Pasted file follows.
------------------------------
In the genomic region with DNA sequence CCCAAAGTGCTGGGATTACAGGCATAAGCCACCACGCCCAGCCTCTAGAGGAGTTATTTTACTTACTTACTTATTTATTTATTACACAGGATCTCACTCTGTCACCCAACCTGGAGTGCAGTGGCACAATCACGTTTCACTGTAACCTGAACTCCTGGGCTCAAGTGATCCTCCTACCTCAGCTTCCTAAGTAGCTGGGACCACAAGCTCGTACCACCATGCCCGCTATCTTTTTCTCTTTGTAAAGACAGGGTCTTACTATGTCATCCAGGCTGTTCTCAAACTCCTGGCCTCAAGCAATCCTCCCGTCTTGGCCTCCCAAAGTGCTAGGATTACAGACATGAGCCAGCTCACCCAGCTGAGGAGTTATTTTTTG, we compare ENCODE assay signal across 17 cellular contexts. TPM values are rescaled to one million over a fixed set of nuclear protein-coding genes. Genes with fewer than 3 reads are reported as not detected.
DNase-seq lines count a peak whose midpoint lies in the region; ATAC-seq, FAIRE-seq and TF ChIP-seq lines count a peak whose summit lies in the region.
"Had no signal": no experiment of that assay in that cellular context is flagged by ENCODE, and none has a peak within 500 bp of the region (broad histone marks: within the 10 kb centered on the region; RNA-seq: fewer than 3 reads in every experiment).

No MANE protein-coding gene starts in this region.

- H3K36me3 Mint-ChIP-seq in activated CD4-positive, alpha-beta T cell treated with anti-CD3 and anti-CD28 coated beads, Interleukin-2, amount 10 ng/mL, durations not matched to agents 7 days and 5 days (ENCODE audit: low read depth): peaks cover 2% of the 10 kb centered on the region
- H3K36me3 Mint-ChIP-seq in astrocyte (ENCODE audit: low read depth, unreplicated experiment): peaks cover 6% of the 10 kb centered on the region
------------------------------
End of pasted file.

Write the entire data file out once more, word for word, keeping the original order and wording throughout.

In the genomic region with DNA sequence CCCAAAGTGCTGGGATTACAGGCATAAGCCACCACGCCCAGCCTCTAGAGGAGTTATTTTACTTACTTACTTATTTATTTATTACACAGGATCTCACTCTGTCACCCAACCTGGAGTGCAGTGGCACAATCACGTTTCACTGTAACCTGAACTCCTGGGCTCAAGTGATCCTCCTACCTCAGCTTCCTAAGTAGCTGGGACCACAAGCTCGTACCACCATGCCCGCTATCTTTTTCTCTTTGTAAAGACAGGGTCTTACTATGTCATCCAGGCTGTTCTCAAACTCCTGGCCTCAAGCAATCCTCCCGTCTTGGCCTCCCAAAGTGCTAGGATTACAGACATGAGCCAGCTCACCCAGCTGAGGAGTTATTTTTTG, we compare ENCODE assay signal across 17 cellular contexts. TPM values are rescaled to one million over a fixed set of nuclear protein-coding genes. Genes with fewer than 3 reads are reported as not detected.
DNase-seq lines count a peak whose midpoint lies in the region; ATAC-seq, FAIRE-seq and TF ChIP-seq lines count a peak whose summit lies in the region.
"Had no signal": no experiment of that assay in that cellular context is flagged by ENCODE, and none has a peak within 500 bp of the region (broad histone marks: within the 10 kb centered on the region; RNA-seq: fewer than 3 reads in every experiment).

No MANE protein-coding gene starts in this region.

- H3K36me3 Mint-ChIP-seq in activated CD4-positive, alpha-beta T cell treated with anti-CD3 and anti-CD28 coated beads, Interleukin-2, amount 10 ng/mL, durations not matched to agents 7 days and 5 days (ENCODE audit: low read depth): peaks cover 2% of the 10 kb centered on the region
- H3K36me3 Mint-ChIP-seq in astrocyte (ENCODE audit: low read depth, unreplicated experiment): peaks cover 6% of the 10 kb centered on the region